York Landing is a community of about 500 people, accessible by ferry from Split Lake or by foot by following power and rail lines through the dense, insectladen bush. It is about 100 kilometres southwest from Gillam, but rough terrain and limited roads easily double the journey.

At first, Travis Bighetty, a coordinator for the Bear Clan Patrol, and Justin Coelho, a fresh volunteer, thought the men might be contract workers or residents. But then they noticed there was no other vehicle around. No one in the community goes to the dump on foot because of the threat posed by the bears.

"They looked like they were scrounging around, looking for something, and they kind of scuffled away when we seen them," Mr. Bighetty recalled Monday, as he and Mr. Coelho were back on patrol.

The men, one clad in a grey sweatshirt and one in a camouflage sweatshirt, bolted into the woods at the sound of the patrol vehicle, Mr. Bighetty said.

The community was put on lockdown as police searched for the suspects, with radio announcements reminding residents every few minutes to stay inside with their doors locked and windows closed.

Many residents barely slept Sunday night. Charlene Saunders, a mother of five, said she was too scared to sleep and didn't nod off until the sun rose.

"I feel safe now that the police are here," she said Monday after getting groceries. The store's hours were shortened because of the lockdown.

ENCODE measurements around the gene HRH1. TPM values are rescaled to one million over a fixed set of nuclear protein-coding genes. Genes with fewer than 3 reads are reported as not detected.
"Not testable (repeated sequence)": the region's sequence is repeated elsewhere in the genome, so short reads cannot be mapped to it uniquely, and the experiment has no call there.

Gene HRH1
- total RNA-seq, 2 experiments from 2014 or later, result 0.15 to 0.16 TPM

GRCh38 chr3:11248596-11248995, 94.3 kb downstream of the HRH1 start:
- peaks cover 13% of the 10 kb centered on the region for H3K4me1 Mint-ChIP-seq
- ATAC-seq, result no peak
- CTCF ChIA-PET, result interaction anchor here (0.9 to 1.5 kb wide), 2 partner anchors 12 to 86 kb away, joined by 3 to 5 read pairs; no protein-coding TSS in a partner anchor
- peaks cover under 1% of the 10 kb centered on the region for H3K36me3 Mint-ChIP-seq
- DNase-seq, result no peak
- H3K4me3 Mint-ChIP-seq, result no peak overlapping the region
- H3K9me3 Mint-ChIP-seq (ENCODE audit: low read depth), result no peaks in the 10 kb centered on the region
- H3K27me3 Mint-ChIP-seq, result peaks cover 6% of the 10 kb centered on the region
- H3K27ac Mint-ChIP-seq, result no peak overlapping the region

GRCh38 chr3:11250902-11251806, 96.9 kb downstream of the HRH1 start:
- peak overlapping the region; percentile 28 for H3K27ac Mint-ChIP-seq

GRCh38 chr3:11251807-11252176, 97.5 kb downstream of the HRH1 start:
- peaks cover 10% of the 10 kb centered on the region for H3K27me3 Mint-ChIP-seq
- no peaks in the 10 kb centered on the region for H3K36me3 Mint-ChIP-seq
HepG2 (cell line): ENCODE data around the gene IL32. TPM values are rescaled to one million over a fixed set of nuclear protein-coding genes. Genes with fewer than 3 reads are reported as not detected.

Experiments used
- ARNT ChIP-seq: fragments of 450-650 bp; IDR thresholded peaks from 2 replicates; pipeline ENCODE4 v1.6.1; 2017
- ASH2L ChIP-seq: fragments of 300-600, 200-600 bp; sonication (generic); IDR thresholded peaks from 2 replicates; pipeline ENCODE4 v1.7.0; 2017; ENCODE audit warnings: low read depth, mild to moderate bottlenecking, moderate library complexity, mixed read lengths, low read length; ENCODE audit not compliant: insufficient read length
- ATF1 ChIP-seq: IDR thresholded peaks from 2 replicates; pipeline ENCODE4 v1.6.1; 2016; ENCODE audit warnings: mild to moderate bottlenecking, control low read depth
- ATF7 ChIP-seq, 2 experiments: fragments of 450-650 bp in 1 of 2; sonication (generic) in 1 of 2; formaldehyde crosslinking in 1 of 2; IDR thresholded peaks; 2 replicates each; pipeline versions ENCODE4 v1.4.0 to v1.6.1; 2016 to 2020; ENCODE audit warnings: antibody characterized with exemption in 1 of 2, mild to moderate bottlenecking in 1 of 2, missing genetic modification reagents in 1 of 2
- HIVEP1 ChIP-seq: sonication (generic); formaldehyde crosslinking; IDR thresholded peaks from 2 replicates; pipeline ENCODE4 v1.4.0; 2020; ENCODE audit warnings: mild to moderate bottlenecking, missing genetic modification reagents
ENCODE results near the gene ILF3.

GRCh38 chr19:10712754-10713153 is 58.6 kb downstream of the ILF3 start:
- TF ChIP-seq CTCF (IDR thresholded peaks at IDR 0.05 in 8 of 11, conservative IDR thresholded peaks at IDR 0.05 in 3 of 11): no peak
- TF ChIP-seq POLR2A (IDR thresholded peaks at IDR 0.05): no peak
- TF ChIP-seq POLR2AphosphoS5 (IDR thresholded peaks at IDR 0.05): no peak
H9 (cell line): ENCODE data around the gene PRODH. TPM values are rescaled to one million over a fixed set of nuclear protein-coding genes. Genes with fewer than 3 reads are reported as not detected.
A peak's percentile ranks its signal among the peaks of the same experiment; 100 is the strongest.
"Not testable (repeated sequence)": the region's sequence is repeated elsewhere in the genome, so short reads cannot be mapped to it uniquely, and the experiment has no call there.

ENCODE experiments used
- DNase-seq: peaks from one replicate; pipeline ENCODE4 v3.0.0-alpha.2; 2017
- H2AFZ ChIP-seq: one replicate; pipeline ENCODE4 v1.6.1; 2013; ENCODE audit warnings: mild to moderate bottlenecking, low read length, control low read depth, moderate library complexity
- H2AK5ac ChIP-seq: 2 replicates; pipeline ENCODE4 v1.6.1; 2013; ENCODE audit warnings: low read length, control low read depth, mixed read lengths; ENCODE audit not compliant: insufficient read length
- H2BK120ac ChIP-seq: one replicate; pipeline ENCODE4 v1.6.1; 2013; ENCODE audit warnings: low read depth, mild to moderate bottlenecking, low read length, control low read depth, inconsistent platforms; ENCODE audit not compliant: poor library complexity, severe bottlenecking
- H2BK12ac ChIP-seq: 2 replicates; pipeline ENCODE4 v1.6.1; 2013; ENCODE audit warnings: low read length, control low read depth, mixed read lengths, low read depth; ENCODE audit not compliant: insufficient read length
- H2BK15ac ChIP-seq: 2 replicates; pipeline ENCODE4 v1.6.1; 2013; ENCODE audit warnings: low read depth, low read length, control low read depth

Meanwhile, new details are emerging about an encounter with Mr. Schmegelsky and Mr.McLeod on July 22 in Split Lake, Man., one day before their burned-out Toyota RAV4 was discovered in Gillam and they were named as homicide suspects.

First Nations Safety Officer Sylvia Saunders said the two had driven past the check stop on the gravel road leading to Split Lake. The small community is dry and stops all vehicles to check for alcohol.

When the Toyota didn't stop, the two band constables manning the checkpoint hopped in their vehicle and pursued them down a hill with lights on, Ms.Saunders said. The constables pulled the two young men over and informed them that they were supposed to stop at the checkpoint.

"They apologized and said they needed to gas up," Ms.Saunders said.

One of the constables said they would have to take a quick look inside the vehicle.

"They looked toward the [backseat] and they said they noticed camping gear and maps," Ms. Saunders said. "They didn't have to do a thorough search; they weren't asked to step out or anything."

The constables would recognize the suspects the next day when their images were shared in a group chat. One recalled that Mr. McLeod was driving, and that Mr. Schmegelsky "was looking all paranoid," Ms. Saunders said.

The encounter at the checkpoint occurred midafternoon on July 22; by early the following evening, their vehicle was found torched near Fox Lake Cree Nation, about 170 kilometres away northeast.

Associated Graphic

Members of the Manitoba RCMP search near the York Landing, Man., garbage dump on Monday for Bryer Schmegelsky and Kam McLeod, who are charged with second-degree murder and are suspects in two other killings.

MELISSA TAIT/THE GLOBE AND MAIL

RCMP officers stand along a road near York Landing, Man. The Mounties had received a tip about the two fugitives being in the area, but by midafternoon tweeted that the force 'has not been able to substantiate the tip' in the region.

PHOTOS BY MELISSA TAIT/THE GLOBE AND MAIL

York Landing, Man., is a community of about 500 people, accessible by ferry from Split Lake or by foot by following power and rail lines through the dense, insect-laden bush.